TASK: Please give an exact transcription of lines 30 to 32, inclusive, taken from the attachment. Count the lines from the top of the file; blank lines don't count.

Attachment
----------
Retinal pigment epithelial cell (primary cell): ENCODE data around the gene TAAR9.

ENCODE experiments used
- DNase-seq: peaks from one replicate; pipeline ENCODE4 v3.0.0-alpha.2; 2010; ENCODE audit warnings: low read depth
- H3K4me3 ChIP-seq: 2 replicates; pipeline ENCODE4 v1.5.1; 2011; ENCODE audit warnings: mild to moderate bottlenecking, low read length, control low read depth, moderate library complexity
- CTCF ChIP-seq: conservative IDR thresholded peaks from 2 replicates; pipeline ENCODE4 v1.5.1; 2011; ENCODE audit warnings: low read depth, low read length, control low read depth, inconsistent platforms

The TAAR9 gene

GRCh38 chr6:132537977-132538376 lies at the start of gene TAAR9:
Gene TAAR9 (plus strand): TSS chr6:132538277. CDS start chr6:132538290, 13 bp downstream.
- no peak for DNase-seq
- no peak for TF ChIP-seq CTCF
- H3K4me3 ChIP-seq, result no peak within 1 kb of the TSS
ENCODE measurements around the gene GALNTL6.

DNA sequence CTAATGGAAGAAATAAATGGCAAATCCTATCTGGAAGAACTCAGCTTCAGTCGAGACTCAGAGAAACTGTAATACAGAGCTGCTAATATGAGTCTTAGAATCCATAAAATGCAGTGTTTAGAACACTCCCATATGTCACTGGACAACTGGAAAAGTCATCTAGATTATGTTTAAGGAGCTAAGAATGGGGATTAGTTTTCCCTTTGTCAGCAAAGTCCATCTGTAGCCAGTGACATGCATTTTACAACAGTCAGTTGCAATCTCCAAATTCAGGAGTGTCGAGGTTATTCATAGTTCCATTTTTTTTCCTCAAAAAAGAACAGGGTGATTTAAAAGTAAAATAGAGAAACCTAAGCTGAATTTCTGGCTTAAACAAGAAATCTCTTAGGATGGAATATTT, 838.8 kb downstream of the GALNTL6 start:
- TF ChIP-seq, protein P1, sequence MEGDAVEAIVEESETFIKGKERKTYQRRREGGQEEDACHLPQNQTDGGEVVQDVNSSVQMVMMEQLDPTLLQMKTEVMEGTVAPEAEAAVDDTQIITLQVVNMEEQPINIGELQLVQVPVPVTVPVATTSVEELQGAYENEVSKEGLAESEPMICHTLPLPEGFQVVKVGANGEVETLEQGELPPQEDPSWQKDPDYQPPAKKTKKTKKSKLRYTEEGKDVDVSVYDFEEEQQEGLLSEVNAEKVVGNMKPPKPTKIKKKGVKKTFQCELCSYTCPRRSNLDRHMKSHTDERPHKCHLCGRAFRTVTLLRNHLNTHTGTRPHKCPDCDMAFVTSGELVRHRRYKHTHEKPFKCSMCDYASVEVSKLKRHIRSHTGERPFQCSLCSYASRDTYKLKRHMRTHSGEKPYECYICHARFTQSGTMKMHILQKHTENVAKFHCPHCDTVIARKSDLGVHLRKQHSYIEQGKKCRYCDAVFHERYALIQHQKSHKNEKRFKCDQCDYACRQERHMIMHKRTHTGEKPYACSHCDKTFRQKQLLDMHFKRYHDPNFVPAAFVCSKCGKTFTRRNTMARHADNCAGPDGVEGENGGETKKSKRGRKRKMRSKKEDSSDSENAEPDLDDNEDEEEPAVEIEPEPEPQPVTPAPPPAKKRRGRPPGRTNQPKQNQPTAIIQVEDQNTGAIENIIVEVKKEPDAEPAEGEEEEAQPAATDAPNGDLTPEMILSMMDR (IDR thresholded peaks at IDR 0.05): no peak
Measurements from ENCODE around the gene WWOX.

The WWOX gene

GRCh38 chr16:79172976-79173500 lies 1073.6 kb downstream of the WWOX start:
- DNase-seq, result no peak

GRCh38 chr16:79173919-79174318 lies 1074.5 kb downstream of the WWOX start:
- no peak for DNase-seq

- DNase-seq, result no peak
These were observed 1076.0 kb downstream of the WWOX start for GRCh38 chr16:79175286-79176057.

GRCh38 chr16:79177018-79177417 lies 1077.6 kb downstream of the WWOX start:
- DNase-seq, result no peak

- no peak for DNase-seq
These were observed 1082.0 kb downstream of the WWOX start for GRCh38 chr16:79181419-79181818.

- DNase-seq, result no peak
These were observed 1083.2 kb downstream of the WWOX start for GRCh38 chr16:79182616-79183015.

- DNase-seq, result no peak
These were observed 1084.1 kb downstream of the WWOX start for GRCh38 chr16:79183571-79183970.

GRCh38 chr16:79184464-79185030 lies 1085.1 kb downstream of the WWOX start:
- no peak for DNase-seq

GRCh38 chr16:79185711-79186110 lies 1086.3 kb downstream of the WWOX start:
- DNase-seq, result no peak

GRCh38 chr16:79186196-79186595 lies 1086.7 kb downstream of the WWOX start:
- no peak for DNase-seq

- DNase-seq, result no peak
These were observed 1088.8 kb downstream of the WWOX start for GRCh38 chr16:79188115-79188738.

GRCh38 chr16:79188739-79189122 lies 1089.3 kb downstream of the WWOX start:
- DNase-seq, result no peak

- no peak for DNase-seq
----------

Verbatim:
These were observed 1084.1 kb downstream of the WWOX start for GRCh38 chr16:79183571-79183970.

GRCh38 chr16:79184464-79185030 lies 1085.1 kb downstream of the WWOX start:
- no peak for DNase-seq